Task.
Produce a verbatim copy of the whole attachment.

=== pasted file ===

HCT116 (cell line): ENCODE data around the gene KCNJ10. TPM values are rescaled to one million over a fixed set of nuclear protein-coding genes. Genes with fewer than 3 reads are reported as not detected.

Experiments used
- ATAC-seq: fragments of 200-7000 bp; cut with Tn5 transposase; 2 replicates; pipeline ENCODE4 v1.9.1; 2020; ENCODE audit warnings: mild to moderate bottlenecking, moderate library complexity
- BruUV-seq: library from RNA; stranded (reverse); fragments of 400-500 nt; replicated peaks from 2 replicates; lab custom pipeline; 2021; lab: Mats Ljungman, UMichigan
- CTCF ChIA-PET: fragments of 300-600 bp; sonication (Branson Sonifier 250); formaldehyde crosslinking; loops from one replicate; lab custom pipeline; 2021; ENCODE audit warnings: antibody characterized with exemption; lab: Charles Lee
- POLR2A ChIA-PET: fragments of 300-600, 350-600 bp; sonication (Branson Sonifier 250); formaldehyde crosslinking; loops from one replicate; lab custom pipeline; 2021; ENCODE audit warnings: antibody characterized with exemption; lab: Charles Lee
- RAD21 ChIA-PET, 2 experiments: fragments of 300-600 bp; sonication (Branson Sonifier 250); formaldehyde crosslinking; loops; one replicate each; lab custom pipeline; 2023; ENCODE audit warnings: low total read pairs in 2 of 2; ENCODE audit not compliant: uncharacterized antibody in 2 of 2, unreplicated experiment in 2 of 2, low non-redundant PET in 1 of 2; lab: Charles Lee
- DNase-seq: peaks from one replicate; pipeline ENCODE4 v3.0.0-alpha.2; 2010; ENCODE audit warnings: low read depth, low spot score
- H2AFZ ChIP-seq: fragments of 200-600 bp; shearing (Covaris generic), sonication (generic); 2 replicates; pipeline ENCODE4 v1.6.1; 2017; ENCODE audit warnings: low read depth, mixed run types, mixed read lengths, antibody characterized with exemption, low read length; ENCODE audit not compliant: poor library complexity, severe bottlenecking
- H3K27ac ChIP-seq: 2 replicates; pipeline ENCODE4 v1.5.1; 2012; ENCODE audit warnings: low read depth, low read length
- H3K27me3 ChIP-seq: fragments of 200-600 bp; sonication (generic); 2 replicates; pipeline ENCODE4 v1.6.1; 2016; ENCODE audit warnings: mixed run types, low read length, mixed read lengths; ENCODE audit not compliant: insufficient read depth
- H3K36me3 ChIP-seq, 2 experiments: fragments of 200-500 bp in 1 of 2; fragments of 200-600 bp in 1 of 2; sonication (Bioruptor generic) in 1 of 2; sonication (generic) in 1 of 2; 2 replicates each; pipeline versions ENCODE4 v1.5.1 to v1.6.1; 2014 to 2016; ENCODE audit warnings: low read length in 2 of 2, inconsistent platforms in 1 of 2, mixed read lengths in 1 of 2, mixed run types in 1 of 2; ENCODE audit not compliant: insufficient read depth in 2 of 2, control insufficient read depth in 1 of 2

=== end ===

HCT116 (cell line): ENCODE data around the gene KCNJ10. TPM values are rescaled to one million over a fixed set of nuclear protein-coding genes. Genes with fewer than 3 reads are reported as not detected.

Experiments used
- ATAC-seq: fragments of 200-7000 bp; cut with Tn5 transposase; 2 replicates; pipeline ENCODE4 v1.9.1; 2020; ENCODE audit warnings: mild to moderate bottlenecking, moderate library complexity
- BruUV-seq: library from RNA; stranded (reverse); fragments of 400-500 nt; replicated peaks from 2 replicates; lab custom pipeline; 2021; lab: Mats Ljungman, UMichigan
- CTCF ChIA-PET: fragments of 300-600 bp; sonication (Branson Sonifier 250); formaldehyde crosslinking; loops from one replicate; lab custom pipeline; 2021; ENCODE audit warnings: antibody characterized with exemption; lab: Charles Lee
- POLR2A ChIA-PET: fragments of 300-600, 350-600 bp; sonication (Branson Sonifier 250); formaldehyde crosslinking; loops from one replicate; lab custom pipeline; 2021; ENCODE audit warnings: antibody characterized with exemption; lab: Charles Lee
- RAD21 ChIA-PET, 2 experiments: fragments of 300-600 bp; sonication (Branson Sonifier 250); formaldehyde crosslinking; loops; one replicate each; lab custom pipeline; 2023; ENCODE audit warnings: low total read pairs in 2 of 2; ENCODE audit not compliant: uncharacterized antibody in 2 of 2, unreplicated experiment in 2 of 2, low non-redundant PET in 1 of 2; lab: Charles Lee
- DNase-seq: peaks from one replicate; pipeline ENCODE4 v3.0.0-alpha.2; 2010; ENCODE audit warnings: low read depth, low spot score
- H2AFZ ChIP-seq: fragments of 200-600 bp; shearing (Covaris generic), sonication (generic); 2 replicates; pipeline ENCODE4 v1.6.1; 2017; ENCODE audit warnings: low read depth, mixed run types, mixed read lengths, antibody characterized with exemption, low read length; ENCODE audit not compliant: poor library complexity, severe bottlenecking
- H3K27ac ChIP-seq: 2 replicates; pipeline ENCODE4 v1.5.1; 2012; ENCODE audit warnings: low read depth, low read length
- H3K27me3 ChIP-seq: fragments of 200-600 bp; sonication (generic); 2 replicates; pipeline ENCODE4 v1.6.1; 2016; ENCODE audit warnings: mixed run types, low read length, mixed read lengths; ENCODE audit not compliant: insufficient read depth
- H3K36me3 ChIP-seq, 2 experiments: fragments of 200-500 bp in 1 of 2; fragments of 200-600 bp in 1 of 2; sonication (Bioruptor generic) in 1 of 2; sonication (generic) in 1 of 2; 2 replicates each; pipeline versions ENCODE4 v1.5.1 to v1.6.1; 2014 to 2016; ENCODE audit warnings: low read length in 2 of 2, inconsistent platforms in 1 of 2, mixed read lengths in 1 of 2, mixed run types in 1 of 2; ENCODE audit not compliant: insufficient read depth in 2 of 2, control insufficient read depth in 1 of 2